Branson on Opiod abuse
Our country has a serious problem. A most serious problem that is devastating North America – opioid addiction.
It’s a problem that has no boundaries of young or old, rich or poor, educated or non-educated, Black or White or any other comparison you may want to make. And battling this war is an ever growing group of people who realize the extent of the problem and are looking and pleading for pragmatic action over endless bouts of ideology.
Sir Richard Branson is one of those people. An entrepreneur and an advocate for social issues is calling for policy reform in Canada and the US to stem this scourge, this plague on our continent. He, as part of the 2017 Global Commission on Drug policy encourages the decriminalization of illicit narcotics and the abolishment of all penalties – both civil and criminal – for individuals who use recreational drugs. Branson and the commission have also called for “the elimination of illicit drug markets by carefully regulating different drugs according to their potential harms.”
Here are some hard facts from a position paper by the 2017 Global Commission on Drug Policy titled “The Opioid Crisis in North America”.
About 64,000 people died from drug overdoses in the United States in 2016.
1. The vast majority of these deaths involved an opioid drug, which is the classification that includes the opium derivatives heroin, morphine, oxycodone and synthetic drugs, including the various forms of fentanyl.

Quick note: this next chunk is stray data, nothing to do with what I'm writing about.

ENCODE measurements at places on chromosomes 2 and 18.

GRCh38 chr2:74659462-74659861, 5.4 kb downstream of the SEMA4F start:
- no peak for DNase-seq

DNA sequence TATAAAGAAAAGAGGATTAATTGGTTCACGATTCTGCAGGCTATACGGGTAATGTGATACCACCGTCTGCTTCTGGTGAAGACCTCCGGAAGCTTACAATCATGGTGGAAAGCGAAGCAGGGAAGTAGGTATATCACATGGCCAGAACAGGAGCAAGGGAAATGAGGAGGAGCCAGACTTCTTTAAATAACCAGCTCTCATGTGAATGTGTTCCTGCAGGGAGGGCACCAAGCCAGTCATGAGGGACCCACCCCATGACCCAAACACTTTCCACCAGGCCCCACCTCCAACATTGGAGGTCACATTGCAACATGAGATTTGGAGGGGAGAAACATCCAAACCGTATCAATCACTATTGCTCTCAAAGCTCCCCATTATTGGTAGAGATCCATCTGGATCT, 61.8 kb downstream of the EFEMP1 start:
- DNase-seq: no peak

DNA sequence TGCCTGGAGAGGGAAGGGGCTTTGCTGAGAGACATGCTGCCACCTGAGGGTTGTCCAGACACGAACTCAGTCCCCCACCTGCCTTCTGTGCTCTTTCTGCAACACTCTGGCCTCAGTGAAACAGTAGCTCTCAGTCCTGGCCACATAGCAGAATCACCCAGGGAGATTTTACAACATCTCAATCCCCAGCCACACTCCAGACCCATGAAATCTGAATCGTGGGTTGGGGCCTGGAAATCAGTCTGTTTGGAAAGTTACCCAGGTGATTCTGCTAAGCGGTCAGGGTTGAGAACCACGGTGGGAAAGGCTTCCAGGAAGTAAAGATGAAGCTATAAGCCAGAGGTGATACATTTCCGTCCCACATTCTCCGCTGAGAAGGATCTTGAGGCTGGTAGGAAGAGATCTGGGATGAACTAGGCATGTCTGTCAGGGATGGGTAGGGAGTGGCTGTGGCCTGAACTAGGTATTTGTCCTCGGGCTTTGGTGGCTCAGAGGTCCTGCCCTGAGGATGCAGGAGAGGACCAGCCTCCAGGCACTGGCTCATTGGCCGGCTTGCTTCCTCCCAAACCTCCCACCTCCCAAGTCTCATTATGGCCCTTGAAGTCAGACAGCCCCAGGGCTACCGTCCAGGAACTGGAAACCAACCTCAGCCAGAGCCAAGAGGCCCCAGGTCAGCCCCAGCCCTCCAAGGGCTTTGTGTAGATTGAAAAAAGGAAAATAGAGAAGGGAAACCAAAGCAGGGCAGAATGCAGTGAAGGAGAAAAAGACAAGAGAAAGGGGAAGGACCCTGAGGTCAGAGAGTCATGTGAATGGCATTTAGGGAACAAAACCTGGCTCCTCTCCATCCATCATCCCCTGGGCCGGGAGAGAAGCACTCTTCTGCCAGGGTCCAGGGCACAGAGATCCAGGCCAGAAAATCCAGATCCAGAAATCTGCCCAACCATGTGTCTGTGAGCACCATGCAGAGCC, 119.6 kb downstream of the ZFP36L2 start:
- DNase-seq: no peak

2. Most opioid overdose deaths involved a combination of drugs (polydrug use), i.e. an opioid and, typically, a substance in the depressant class, such as alcohol or anti-anxiety medications like benzodiazepines, although stimulants like cocaine also sometimes contribute.
3. Overdose is now the leading cause of unintentional injury death in the United States. Annually, it kills more than car accidents and takes more lives than US soldiers were lost in the deadliest year of the Vietnam War (16,899 in 1968) or at the height of the HIV/AIDS epidemic in the United States (43,115 in 1995).
The commission’s position paper noted, “the most effective way to reduce the extensive harms of the global drug prohibition regime and advance the goals of public health and safety is to get drugs under control through responsible legal regulation.”
As such, Branson and the commission have rolled out several policy recommendations:
• Legally regulate the medical use of marijuana.
• Stop the criminalization and incarceration of recreational drug users in Canada and the United States.
• Eliminate and bypass criminal organizations by allowing pilot programs that create a legal regulation of currently illicit drugs.
• Make proven harm reduction measures and treatment facilities widely available: Naloxone, low threshold opioid substitution therapy, heroin-assisted treatments, needle and syringe programs, and supervised injection facilities.
• The de facto decriminalization of personal drug use at the municipal, city or state levels.
• Increased research in critical areas including treatments for addiction to prescribed opioids and the psychological and socioeconomic links to opioid addiction.
• Research the role played by fentanyl and its derivatives in opioid overdoses.
We need to ‘Do’ and we need to ‘Do It Now’. President Donald Trump declared the Opioid Crisis a National Emergency today but some say it doesn’t go far enough because there were no additional funds to fight the epidemic. But maybe it keeps the pragmatic ball rolling.